Sergei Ivanov

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 Name Sergei Ivanov Member for 3 years Seen 2 hours ago Website Location Saint Petersburg, Russia Age 40
I am a research fellow at St.Petersburg Department of Steklov Math Institute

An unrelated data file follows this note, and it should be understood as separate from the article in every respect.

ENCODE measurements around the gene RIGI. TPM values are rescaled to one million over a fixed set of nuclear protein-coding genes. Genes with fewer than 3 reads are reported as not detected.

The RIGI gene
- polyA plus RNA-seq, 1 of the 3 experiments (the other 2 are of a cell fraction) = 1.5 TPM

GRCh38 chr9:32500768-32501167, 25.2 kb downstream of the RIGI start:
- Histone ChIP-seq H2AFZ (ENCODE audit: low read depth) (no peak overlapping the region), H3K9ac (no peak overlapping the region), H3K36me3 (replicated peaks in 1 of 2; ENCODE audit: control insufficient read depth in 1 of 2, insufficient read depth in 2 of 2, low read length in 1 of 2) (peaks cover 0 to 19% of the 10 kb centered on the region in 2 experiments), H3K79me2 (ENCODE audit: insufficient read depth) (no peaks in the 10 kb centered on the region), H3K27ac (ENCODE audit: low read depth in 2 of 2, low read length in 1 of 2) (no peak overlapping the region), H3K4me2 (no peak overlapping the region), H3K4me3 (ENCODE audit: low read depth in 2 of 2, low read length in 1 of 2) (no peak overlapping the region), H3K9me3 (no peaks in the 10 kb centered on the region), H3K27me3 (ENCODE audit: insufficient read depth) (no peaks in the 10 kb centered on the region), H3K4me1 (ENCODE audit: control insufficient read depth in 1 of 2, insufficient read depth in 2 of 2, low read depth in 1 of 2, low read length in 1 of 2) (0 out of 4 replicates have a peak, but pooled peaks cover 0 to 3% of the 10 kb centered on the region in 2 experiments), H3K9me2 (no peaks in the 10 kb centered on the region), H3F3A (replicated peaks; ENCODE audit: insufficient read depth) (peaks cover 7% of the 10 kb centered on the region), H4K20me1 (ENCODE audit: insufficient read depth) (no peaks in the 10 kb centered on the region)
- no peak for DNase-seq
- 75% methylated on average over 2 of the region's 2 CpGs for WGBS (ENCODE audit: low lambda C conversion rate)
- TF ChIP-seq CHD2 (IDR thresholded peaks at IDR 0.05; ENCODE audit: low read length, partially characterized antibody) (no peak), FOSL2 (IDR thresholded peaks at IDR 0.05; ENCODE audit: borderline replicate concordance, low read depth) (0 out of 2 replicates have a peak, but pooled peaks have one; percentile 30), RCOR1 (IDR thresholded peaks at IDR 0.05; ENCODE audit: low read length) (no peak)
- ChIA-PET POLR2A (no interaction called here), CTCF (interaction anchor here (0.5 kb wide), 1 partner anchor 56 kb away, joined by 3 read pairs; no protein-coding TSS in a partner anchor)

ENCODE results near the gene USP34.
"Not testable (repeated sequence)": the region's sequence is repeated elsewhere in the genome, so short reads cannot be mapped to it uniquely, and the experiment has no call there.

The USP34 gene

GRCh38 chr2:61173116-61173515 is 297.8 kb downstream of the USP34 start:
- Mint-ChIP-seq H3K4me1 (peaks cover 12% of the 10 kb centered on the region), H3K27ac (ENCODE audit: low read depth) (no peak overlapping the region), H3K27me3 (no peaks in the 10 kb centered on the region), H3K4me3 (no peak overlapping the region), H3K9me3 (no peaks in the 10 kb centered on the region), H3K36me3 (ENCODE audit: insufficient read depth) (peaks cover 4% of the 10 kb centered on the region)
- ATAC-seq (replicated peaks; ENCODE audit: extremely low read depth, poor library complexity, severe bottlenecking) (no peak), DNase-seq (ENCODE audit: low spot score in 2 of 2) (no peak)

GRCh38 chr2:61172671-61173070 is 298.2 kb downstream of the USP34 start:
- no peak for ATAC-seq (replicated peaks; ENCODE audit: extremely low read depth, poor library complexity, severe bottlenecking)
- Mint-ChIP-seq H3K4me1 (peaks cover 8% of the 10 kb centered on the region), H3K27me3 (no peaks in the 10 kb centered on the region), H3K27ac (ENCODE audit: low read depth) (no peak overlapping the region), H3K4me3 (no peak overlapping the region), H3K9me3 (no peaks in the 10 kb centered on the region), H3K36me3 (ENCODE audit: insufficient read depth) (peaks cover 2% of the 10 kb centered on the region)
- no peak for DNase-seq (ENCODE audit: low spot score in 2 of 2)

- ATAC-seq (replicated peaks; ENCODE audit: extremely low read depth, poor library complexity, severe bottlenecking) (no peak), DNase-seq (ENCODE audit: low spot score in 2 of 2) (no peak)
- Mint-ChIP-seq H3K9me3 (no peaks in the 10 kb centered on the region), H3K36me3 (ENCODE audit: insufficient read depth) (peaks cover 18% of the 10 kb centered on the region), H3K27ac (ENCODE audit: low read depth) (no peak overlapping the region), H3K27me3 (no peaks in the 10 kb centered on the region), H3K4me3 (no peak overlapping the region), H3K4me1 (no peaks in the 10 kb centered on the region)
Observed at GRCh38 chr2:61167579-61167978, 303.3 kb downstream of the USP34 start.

16h accepted Lower bound on $L^2$ norm of mean curvature in general dimensions May16 answered Lower bound on $L^2$ norm of mean curvature in general dimensions May15 accepted A characterization of Hilbert spaces? May15 comment Lower bound on $L^2$ norm of mean curvature in general dimensionsThe exponent at $|\Sigma|$ should be $(n-2)/n$ for scale invariance. May14 comment Is every connected metrizable locally path connected space a length space?There is something wrong with the inequality on $f$. Take $t=0$ for example. May13 comment Isoperimetric inequality on a Riemannian sphereThe question came by association from a totally different problem. I am hoping that there might be a kind of rigidity result where one concludes that the metric is round (or not far from round) by looking at some rough measures of isoperimetric profile. If there is one, I could try to apply the technique of the proof in another context. May13 comment A characterization of Hilbert spaces?@Bill: this is plausible but I don't know for sure. In finite dimensions, you can differentiate the map at some point and get that a codimension 1 section is within a bounded distance from a Euclidean norm. I don't know how to carry this over to infinite dimensions. May12 comment Triangle area on surfaces of constant curvatureYou would need some normalization axiom, in order to distinguish between proportional measures. Do you have a specific one in mind? May12 answered A characterization of Hilbert spaces? May12 comment Isoperimetric inequality on a Riemannian sphere@katz: This is just an example of statement that might be true if dividing in half fails. It might as well be an integral inequality on the isoperimetric profile. In other words, I am more interested in a affirmative answer to a slightly different question than in a counter-example to the precise one. There is nothing magic about the constant $\pi$, I just want to avoid the trivial answer "look at a small neighborhood of a point where curvature is greater than 1". May10 comment Measuring the distance of a convex set from a ball (Nikodym distance)@alex: I think you are right. This simplification did not occur to me. May7 accepted Measuring the distance of a convex set from a ball (Nikodym distance) May6 revised Measuring the distance of a convex set from a ball (Nikodym distance)added an estimate of the Nikodym distance May6 comment Measuring the distance of a convex set from a ball (Nikodym distance)It is not immediately clear that the diameter is bounded. May6 answered Measuring the distance of a convex set from a ball (Nikodym distance) May6 awarded ● Nice Question May6 revised spectral radius monotonicitycorrected notice May6 comment spectral radius monotonicity@Hans: yes, sure. I misread the question as "there exist $a$ and $b$ such that...". I am not sure about monotonicity. And actually I now see a flaw in the argument: $S'T$ is not symmetric, so its spectral radius is not equal to the norm. Sorry about this confusion. May6 comment spectral radius monotonicity@Hans: sorry, I meant "positive definite", not "positive elementwise". The inequality follows by diagonalization. The transition from $b\to\infty$ to a large $b$ is basically the definition of limit. May5 answered spectral radius monotonicity May5 asked Isoperimetric inequality on a Riemannian sphere May5 comment Optimal paintbrush geodesicsHow about $w=\pi$ and arbitrarily short $\gamma$? I think in this case $\gamma(w)$ covers the sphere. May2 awarded ● Popular Question Apr10 accepted Monotonicity of Loewner ellipsoid? Apr10 answered Monotonicity of Loewner ellipsoid? Apr8 awarded ● Nice Answer Apr7 answered The sum of same powers of all matrices modulo p Apr7 answered Maximal cross sections of the Cartesian product of two planar domains Apr7 comment Maximal cross sections of the Cartesian product of two planar domainsThe function can be a constant and constants seem to be unimodal by your definition. Apr5 comment What kinds of manifolds admit concave boundary?What do you mean by convexity of the boundary? It has no meaning without additional structure (e.g. a Riemannian metric or an embedding into $\mathbb R^n$). Apr2 comment Invariance of the l.h.s. of Euler-Lagrange equationThank you. It seems that this description gets better when translated to $T^*M$ by Legendre transform. If $s(t)\in T^*M$ is the Legendre transform of $\gamma'(t)$, the analog of $\beta$ is a 1-form $\omega(s'(t),\cdot)+dH(\cdot)\in T^*_{s(t)}T*M$, where $\omega$ is the symplectic form and $H$ is the Hamiltonian. And it projects down to $M$ because vanishes on the fiber of $T^*M$. Apr2 answered Infimum of a finite number of distances in the plane Apr2 asked Invariance of the l.h.s. of Euler-Lagrange equation Mar31 answered Iterates converging to a continuous map Mar31 comment Iterates converging to a continuous mapThere is a tag 'reference-request'. Mar31 comment Iterates converging to a continuous mapYour wording suggests that you have a proof and only seek a reference. It this correct? Mar31 comment Iterates converging to a continuous mapWhy $\varphi_\infty=0$? What is $\varphi(x)=x$? Mar26 comment On Lipschitz embeddability of certain compact metric spaces into $\mathbb{R}^n$I think it is true for $n=1$ and false for $n=2$. For $n=2$ you can do a similar construction using circles and points inside them (but the resulting metric is no longer intrinsic). For $n=2$ and an intrinsic metric on a disc, it is an open problem although not a very popular one. For $n=1$, it seems that one can can construct a Lipschitz embedding using the linear order on the real line: divide the interval containing the set in half, then in 4 pieces, etc, and choose images of the division points carefully. Mar26 accepted On Lipschitz embeddability of certain compact metric spaces into $\mathbb{R}^n$ Mar25 revised A question of compactness in the geometry of numbersfixed constants Mar25 accepted A question of compactness in the geometry of numbers Mar25 answered A question of compactness in the geometry of numbers Mar24 comment Average weighted value of a linear functional over increasing bounded subsets of Z^n$\mu^m(f)$ involves a sum and a limit. The sum equals a Riemannian sum. therefore the limit of sums equals the integral. Taking to the power $1/m$ yields that $\mu^m(f)=\hat\mu^m(f)$. And $\hat\mu(f)$ is by definition the $L^m$ norm of the function $f(x)/\|x\|$ restricted on the ball. That's all I'm saying. Mar24 comment Average weighted value of a linear functional over increasing bounded subsets of Z^nFor $f(x)/\|x\|$ the technical details are more technical because the function is discontinuous at 0. But this singularity is not too bad and one can check that the Riemannian integral sums still converge to the integral. Not sure which 'two integrals' you mean, the integrals of $f(x)^m$ and $(f(x)/\|x\|)^m$ are obviously different. Mar23 comment positive sectional curvature of submanifold in $R^n$?@Ralph, yes, probably you read the question better than I did. I reacted to the phrase 'best lower bound', which I read as 'the minimum sectional curvature at a point'. Mar23 awarded ● Enlightened Mar23 awarded ● Nice Answer Mar23 comment Diameter estimate of distance sphere of positive curved manifoldThe sphere may be disconnected even for $r>\pi/2$, isn't it? Mar23 comment positive sectional curvature of submanifold in $R^n$?No, the spheres estimate principal curvatures. In $\mathbb R^3$ the sectional curvature equals Gauss curvature, which is a single number at a given point, but there are two principal curvatures which correspond to the spheres. Mar23 comment Average weighted value of a linear functional over increasing bounded subsets of Z^n@Mike: Sorry, I misread the denominator in your formula. In fact, $\mu^m(f)$ is the normalized $L^m$ norm of the function $f(x)/\|x\|$ over the unit ball. In order to get $\hat\mu^m$, one has to replace the denomitator $\|e\|$ by $r$. To see why the sum approaches the integral, rescale the lattice by the $(1/r)$-homothety. Then the sum over the lattice becomes a Riemannian integral sum for the integral over the norm's unit ball. Since the function and the ball are nice, the integral sums converge to the intergal.